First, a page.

By Sherrie Li
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The movie started at 8 o’clock, so we ordered Thai around 7. Zac’s wife, Betsy, was on her way to dinner with a friend, which left Zac at home to look after their 2-year-old daughter, Vivienne. Kate and I had come over to watch the HDNet broadcast of Steven Soderbergh’s latest film, Bubble, on Zac’s 36-inch Sony high-definition television and to find out what movie history feels like when it happens in someone’s living room. Of course, Bubble’s day-and-date release strategy meant that history was also being made that same Friday night down the street at the Nuart Theater, where Bubble had also just opened and where Bubble DVDs were already on sale in the lobby. To get a better sense of what this all might mean, I decided to watch Bubble on all three formats during the first week of its release.
Home-theater experts say that if you sit the proper distance from a television — determined by an arcane calculation involving screen size, resolution and viewing angle — your brain will not recognize any perceptual difference between watching a movie on television versus in a theater. While not a good argument for intelligent design, it does mean everything for house-bound cinephiles like Zac, who works at a film-restoration company. Before he became a father, Zac went to see movies in the theater, on average, once a week. In all of last year, he carved out time to go twice, to see Batman Begins and Good Night, and Good Luck. For Zac, HDNet’s day-and-date plan turned Bubble’s broadcast debut into an event. “I’ve felt so behind on everything the last couple of years,” he told me, “so the idea that I can see something at home the day it came out in theaters is pretty exciting.”
Even in a film as spare and simple as Bubble, the clarity and depth of the hi-def image — devoid of any film grain to soften the blow — take some getting used to. Like those early moviegoers who sat spellbound by the simple beauty of “moving wind in the trees,” as D.W. Griffith once said, the hi-def eye becomes easily distracted by the vividness of everyday details on the screen. For instance, I had never seen the glass of a doughnut-shop display case reflect light with such dazzling intensity as occurs in one of Bubble’s early scenes. It may not sound as poetic as shimmering leaves, but so caught up was I in the reflected colors dancing over rows of glazed doughnuts that I actually missed a crucial plot detail in the relationship between doll-factory employees Kyle (Dustin James Ashley) and Martha (Debbie Doebereiner).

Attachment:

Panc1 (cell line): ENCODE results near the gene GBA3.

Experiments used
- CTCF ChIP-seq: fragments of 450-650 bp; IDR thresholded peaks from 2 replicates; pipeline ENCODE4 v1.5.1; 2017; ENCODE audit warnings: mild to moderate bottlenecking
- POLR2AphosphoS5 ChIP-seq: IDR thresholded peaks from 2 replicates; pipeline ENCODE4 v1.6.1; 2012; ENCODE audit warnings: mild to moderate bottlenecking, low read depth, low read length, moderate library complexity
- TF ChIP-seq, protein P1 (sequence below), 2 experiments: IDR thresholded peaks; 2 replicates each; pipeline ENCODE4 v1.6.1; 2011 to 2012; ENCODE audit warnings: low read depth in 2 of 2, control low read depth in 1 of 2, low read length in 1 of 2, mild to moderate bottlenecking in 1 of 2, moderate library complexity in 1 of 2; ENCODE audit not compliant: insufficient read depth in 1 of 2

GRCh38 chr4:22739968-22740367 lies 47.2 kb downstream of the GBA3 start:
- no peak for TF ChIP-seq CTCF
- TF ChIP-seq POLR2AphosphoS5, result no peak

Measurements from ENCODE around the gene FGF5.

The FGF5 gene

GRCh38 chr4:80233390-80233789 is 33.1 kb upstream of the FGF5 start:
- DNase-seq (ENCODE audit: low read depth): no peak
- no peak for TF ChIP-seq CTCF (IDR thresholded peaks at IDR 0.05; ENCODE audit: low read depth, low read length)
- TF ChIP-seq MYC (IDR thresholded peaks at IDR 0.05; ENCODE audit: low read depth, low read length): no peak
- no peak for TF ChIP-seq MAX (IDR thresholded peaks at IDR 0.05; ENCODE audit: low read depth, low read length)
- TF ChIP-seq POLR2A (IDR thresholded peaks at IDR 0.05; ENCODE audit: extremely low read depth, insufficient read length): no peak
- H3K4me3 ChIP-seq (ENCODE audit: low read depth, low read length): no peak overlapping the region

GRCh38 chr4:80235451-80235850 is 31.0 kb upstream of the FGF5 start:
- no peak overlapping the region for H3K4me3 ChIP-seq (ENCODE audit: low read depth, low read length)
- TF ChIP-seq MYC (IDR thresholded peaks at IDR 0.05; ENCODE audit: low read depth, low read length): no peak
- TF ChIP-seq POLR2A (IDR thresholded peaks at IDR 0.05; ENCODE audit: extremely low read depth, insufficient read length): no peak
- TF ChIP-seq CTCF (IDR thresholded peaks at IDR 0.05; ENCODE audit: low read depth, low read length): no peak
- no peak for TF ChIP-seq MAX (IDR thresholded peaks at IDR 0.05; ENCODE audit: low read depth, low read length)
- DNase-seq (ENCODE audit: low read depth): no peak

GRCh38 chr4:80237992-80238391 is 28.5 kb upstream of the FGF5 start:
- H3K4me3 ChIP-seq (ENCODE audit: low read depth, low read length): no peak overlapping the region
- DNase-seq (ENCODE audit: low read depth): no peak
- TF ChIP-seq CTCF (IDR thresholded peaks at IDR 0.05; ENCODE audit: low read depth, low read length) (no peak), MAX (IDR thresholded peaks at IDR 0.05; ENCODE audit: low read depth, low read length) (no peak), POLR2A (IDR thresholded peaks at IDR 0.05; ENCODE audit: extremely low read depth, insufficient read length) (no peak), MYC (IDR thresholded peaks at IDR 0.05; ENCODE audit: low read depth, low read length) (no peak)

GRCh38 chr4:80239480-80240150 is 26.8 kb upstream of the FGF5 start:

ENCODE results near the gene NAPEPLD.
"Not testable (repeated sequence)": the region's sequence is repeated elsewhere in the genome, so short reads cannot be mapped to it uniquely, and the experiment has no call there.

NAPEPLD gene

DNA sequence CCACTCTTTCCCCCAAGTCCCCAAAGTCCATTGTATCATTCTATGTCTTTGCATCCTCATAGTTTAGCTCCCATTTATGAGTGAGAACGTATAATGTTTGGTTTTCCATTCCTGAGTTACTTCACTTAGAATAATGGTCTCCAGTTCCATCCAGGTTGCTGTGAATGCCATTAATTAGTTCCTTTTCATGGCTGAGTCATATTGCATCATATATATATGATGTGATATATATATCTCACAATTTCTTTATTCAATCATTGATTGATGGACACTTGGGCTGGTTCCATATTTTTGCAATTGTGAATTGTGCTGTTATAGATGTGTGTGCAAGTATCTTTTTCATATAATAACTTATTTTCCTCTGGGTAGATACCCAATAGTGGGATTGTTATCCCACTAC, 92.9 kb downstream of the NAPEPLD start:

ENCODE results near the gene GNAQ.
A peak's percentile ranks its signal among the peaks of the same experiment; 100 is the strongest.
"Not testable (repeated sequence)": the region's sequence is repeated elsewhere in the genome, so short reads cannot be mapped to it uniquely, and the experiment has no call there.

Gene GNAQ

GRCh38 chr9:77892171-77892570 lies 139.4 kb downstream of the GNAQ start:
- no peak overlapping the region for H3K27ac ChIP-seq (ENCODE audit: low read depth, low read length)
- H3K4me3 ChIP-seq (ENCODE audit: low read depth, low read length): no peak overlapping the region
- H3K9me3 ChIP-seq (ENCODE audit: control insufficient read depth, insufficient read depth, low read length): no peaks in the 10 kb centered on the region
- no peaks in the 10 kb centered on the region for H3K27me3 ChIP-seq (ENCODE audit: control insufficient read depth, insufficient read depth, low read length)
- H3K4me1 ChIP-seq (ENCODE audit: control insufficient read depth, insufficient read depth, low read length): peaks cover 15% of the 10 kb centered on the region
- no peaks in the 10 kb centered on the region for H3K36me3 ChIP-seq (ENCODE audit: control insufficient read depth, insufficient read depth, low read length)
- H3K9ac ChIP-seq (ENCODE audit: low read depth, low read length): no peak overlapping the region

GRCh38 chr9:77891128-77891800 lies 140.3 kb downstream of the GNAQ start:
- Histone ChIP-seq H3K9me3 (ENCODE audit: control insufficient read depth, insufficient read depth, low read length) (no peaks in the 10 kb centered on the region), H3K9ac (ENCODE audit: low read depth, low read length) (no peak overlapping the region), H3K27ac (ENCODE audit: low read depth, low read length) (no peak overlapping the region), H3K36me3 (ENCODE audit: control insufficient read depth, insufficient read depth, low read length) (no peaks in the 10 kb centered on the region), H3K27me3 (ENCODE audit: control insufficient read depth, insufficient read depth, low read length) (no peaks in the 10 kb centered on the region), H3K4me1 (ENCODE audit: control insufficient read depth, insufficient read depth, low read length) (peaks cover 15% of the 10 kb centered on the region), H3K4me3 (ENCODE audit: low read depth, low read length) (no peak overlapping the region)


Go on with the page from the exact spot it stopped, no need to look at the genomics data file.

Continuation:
The same shot proved less captivating at the Nuart the following Monday evening, where, after a hurried dinner, I joined 25 to 30 people in the audience at the 7:30 show. (Tickets were $9, and the DVDs were $24.99, on sale for $5 off with a Bubble ticket stub.) This time around, the detail about Bubble that stood out the most wasn’t on the screen, but rather on the soundtrack: the snap, crackle and pop from a bowl of Rice Krispies. Maybe because of the Nuart’s digital sound system, or maybe because we had the volume down low at Zac’s house (so as not to wake up Vivienne), the familiar cacophony seemed suddenly striking. As for the image quality, Landmark’s decision to digitally project Bubble had the opposite effect of what one might expect. Though large on the screen, the images didn’t have the chance to acquire a character of their own, the way a film print, even after a few days in release, will begin to show visible, distinctive signs of wear. Without these distinguishing characteristics, the Nuart’s Bubble was evidence of the uniformity of the digital format from venue to venue and screening to screening.
This wasn’t an issue for Jane and Jahnna, two women in their mid-50s who attended the same screening. Neither was too aware of Bubble’s day-and-date release, although it wouldn’t have mattered to them anyway. “I think the younger generation likes to do DVDs, but I still prefer the big screen,” said Jane, who added, “I was so glad that I saw Caché in a theater, because it was so hard to sit through. If I was watching it at home, I would have been squirming in my seat and tempted to turn it off.” In her eyes, the nature of the theatrical experience, at least in the art house, has less to do with screen size than with the magnitude of the confrontation that occurs between artist and audience.
To be honest, I wasn’t able to stick with Bubble all the way through on my third viewing, this time on DVD. Perhaps the film, a spare tale of murder in a downsized heartland, was too spare to sustain such compressed repeated viewing. Or maybe it had something to do with my standard-definition television at home. Whatever the case, Bubble’s apparent thinness was quickly rethickened by the DVD’s bonus features. Soderbergh, who revels in discussing the details of his craft, always gives great commentary, and a where-are-they-now documentary shed fascinating light on the film’s amateur actors in their natural states, so to speak — ordinary folks who just happened to be a part of movie history.
I already can’t wait until Bubble comes out on PSP.
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